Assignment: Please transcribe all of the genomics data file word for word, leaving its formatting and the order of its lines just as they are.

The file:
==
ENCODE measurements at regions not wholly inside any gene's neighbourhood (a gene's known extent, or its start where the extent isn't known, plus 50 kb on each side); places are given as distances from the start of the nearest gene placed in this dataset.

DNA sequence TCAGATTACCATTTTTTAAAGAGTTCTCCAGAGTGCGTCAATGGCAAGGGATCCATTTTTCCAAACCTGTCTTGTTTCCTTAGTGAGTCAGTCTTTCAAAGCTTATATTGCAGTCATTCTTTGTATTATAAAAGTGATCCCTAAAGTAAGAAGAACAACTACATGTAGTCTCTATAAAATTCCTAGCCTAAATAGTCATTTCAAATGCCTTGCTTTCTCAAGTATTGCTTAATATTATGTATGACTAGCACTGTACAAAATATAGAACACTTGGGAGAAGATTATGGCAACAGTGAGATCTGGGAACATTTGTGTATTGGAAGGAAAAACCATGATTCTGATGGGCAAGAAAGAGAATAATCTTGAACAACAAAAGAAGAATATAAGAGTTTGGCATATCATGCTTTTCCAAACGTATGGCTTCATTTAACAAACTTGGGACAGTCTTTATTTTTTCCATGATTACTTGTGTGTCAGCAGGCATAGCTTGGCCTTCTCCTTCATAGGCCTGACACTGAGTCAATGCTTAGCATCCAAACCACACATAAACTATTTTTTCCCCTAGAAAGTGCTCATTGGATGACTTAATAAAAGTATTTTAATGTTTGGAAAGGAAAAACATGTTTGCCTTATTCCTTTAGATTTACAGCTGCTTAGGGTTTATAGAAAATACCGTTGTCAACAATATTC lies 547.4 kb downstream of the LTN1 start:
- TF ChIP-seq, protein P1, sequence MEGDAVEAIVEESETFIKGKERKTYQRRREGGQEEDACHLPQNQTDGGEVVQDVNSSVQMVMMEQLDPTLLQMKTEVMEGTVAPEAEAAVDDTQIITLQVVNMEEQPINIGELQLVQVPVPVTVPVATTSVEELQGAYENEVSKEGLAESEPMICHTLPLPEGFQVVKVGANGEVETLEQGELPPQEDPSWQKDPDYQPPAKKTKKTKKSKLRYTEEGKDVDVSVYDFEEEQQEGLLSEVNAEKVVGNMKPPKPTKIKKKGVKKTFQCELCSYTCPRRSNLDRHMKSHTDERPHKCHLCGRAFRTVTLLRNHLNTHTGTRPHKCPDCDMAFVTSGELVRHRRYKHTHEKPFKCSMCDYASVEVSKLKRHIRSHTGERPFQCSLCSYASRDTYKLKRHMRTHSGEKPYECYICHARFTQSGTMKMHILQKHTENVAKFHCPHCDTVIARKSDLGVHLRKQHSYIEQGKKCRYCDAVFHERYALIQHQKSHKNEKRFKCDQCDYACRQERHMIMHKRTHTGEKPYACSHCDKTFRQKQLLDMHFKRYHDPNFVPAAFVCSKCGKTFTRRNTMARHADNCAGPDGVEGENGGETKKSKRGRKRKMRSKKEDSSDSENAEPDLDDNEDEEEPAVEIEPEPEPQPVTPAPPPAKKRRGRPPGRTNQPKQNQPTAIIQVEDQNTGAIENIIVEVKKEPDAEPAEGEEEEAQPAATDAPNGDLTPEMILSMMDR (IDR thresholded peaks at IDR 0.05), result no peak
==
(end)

ENCODE measurements at regions not wholly inside any gene's neighbourhood (a gene's known extent, or its start where the extent isn't known, plus 50 kb on each side); places are given as distances from the start of the nearest gene placed in this dataset.

DNA sequence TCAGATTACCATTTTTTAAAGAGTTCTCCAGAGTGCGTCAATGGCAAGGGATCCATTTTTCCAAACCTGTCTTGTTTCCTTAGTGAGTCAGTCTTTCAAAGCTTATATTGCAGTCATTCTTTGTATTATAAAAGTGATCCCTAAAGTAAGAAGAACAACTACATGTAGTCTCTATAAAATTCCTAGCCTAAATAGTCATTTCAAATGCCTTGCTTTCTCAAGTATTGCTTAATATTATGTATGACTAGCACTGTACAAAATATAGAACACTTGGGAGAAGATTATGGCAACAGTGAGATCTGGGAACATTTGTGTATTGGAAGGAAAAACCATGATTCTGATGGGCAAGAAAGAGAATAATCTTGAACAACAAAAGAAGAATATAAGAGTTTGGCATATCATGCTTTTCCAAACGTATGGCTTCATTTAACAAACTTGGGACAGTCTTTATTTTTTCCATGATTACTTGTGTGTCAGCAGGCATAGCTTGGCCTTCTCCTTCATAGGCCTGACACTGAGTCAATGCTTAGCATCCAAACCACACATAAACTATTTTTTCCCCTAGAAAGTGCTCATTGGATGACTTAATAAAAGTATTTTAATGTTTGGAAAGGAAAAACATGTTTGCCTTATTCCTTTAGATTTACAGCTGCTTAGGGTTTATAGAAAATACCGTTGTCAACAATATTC lies 547.4 kb downstream of the LTN1 start:
- TF ChIP-seq, protein P1, sequence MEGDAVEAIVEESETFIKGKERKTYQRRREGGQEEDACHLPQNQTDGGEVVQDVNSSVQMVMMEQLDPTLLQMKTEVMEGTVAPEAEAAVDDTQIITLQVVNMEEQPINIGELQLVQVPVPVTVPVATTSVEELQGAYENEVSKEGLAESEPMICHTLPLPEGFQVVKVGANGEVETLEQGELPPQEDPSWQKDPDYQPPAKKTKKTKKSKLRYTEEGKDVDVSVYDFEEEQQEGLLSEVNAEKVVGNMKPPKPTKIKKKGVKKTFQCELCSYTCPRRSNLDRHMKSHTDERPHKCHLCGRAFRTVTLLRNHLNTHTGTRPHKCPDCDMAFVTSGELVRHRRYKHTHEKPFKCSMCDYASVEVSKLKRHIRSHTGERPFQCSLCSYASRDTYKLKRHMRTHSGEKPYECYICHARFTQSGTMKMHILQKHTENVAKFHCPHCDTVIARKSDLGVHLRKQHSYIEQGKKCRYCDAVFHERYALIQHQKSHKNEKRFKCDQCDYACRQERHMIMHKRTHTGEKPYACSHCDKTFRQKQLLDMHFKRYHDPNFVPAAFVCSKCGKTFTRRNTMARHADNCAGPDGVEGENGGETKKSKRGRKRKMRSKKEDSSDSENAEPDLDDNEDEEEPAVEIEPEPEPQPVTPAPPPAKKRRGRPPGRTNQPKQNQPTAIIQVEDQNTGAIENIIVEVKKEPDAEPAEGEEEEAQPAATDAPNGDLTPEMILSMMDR (IDR thresholded peaks at IDR 0.05), result no peak